While ready to move on the farm bill, House Republican leaders are giving Agriculture Committee chairman Mike Conaway time to persuade "a lot of undecideds" to vote for tougher work requirements for SNAP recipients and looser subsidy rules for farmers. A sizable number of Republican lawmakers say Conaway wasn't tough enough on either group and want to tighten the access to federal support.
Majority Leader Kevin McCarthy listed the farm bill for consideration this week but placed it last of three bills for debate. The House Rules Committee, the gatekeeper for floor action, says it will spend two days - Tuesday and Wednesday - deciding terms of debate for the bill, which could mean no discussion on the floor before Thursday.
"We've got a lot of undecideds," said Conaway at the end of last week, acknowledging he lacked a majority for the bill after a head count by the leadership. "We believe we'll get there- I believe we'll be there next week and we'll have it on the floor."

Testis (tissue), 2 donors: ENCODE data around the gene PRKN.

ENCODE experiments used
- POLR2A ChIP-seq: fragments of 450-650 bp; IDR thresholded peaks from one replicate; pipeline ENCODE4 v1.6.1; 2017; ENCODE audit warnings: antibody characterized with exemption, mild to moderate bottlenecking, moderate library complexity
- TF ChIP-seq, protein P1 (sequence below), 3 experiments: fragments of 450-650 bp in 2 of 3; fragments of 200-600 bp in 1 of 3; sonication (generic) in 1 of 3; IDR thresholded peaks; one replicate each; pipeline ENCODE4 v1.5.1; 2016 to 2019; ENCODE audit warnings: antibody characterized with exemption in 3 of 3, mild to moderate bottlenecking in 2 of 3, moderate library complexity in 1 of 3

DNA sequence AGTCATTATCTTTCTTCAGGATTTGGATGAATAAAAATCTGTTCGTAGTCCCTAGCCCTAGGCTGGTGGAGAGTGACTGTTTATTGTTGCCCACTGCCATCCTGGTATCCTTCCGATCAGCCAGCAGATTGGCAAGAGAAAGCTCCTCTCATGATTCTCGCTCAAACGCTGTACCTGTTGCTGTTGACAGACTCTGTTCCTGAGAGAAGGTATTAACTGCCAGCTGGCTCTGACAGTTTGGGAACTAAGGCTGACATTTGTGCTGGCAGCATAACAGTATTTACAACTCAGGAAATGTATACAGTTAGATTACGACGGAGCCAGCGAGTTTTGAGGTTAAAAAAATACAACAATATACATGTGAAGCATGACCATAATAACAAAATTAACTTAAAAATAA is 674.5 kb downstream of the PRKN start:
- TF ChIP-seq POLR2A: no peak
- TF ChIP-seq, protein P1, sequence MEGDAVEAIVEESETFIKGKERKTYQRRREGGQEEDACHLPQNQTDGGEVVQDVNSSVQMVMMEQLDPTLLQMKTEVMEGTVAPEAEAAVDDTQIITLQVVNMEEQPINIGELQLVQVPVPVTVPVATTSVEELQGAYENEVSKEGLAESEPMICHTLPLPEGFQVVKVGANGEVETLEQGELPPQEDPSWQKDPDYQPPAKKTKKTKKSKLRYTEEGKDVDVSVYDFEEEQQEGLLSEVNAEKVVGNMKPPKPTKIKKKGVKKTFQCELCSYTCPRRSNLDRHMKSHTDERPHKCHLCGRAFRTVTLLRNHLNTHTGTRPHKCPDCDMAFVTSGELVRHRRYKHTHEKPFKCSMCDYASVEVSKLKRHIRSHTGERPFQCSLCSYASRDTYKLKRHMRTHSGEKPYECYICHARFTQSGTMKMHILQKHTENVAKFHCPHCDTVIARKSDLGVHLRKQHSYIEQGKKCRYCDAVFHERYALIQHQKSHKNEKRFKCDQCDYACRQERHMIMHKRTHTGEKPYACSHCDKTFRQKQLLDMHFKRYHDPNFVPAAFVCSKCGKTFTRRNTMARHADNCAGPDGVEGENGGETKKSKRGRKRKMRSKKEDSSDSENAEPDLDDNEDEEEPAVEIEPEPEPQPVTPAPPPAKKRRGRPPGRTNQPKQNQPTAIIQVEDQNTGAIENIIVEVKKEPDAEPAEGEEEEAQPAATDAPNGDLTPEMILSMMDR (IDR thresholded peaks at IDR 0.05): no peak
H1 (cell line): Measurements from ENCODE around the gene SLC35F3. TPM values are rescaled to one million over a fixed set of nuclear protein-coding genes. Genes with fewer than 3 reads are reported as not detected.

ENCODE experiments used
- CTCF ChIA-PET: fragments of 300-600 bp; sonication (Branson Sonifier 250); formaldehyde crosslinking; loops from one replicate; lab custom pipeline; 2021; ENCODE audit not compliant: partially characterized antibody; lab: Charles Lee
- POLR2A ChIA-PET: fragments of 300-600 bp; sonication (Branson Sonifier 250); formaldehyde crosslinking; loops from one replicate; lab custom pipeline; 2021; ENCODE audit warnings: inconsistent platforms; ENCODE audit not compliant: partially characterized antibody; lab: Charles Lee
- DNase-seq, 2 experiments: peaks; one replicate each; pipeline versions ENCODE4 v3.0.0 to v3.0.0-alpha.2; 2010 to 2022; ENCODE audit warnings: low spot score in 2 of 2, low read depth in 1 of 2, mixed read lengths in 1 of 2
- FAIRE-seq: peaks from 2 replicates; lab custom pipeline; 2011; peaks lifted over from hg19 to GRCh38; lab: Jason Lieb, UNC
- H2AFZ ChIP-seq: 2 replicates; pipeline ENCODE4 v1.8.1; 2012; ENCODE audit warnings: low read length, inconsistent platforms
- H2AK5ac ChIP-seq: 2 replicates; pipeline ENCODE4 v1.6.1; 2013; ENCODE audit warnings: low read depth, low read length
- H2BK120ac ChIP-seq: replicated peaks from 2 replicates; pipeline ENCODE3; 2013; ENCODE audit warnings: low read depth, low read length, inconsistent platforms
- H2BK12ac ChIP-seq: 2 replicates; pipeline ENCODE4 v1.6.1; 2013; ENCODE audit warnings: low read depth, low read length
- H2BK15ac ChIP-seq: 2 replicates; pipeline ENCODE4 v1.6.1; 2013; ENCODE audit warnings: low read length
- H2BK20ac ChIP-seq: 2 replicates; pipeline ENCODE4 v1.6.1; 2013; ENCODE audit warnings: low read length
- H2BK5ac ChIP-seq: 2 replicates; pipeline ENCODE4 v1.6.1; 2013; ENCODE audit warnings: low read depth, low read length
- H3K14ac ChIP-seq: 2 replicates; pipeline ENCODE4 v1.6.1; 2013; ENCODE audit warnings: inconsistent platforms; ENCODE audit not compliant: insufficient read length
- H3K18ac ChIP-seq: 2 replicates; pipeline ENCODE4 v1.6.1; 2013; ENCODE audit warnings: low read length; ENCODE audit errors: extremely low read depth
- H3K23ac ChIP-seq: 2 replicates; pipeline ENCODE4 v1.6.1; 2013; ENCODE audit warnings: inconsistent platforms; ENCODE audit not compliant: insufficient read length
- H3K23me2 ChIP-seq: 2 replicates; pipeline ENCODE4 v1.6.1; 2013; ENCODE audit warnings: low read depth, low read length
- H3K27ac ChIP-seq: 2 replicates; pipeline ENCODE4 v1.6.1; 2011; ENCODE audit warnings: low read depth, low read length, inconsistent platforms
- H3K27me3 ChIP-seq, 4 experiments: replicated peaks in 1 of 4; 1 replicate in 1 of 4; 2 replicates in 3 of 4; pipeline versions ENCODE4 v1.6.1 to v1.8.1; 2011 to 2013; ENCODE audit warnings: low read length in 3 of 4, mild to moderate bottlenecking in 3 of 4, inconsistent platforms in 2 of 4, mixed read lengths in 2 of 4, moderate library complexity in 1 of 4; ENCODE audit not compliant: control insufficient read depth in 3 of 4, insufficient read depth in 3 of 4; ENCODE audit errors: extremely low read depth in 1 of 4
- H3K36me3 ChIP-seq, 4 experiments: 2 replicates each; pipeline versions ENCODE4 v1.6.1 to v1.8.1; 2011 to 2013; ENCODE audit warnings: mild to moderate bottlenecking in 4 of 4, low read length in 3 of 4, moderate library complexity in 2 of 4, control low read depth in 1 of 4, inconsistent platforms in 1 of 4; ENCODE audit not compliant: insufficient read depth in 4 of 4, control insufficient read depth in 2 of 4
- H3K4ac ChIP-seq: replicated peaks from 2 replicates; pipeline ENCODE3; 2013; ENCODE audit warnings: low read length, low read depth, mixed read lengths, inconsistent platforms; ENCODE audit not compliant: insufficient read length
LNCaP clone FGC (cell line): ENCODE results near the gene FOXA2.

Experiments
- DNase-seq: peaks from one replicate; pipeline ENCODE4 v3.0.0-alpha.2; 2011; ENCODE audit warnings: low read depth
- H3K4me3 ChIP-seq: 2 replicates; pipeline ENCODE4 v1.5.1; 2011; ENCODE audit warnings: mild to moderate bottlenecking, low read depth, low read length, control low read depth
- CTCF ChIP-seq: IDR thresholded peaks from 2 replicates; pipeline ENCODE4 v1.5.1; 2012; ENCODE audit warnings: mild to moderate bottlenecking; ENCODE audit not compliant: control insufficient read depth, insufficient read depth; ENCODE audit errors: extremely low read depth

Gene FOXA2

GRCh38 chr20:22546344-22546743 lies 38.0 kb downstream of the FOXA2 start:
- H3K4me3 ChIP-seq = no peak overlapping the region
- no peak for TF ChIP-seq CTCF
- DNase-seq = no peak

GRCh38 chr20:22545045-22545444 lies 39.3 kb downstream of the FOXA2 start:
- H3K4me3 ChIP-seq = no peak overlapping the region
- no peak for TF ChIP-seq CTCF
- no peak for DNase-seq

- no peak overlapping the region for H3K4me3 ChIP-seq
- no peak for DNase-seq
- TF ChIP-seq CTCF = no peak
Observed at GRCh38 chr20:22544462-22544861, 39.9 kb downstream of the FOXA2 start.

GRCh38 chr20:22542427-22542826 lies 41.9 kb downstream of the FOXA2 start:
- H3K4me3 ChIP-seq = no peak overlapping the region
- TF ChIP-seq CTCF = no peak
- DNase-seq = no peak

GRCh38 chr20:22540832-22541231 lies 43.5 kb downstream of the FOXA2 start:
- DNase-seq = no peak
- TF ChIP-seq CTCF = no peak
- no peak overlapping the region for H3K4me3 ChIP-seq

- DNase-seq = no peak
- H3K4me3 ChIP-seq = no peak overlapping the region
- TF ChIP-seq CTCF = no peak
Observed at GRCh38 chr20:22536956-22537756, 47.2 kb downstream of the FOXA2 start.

With NO Democrats planning on voting for the bill- the margin of error for the Chairman is slim- and even if this measure is able to pass- it faces major overhaul if and when we see a Conference between the Senate and the House. Senator Pat Roberts has said more than once he has no desire to tackle the SNAP reforms that Chairman Conaway is championing.
To see the complete House Farm Bill- and to to review the amendments that are being proposed for floor consideration- click or tap here.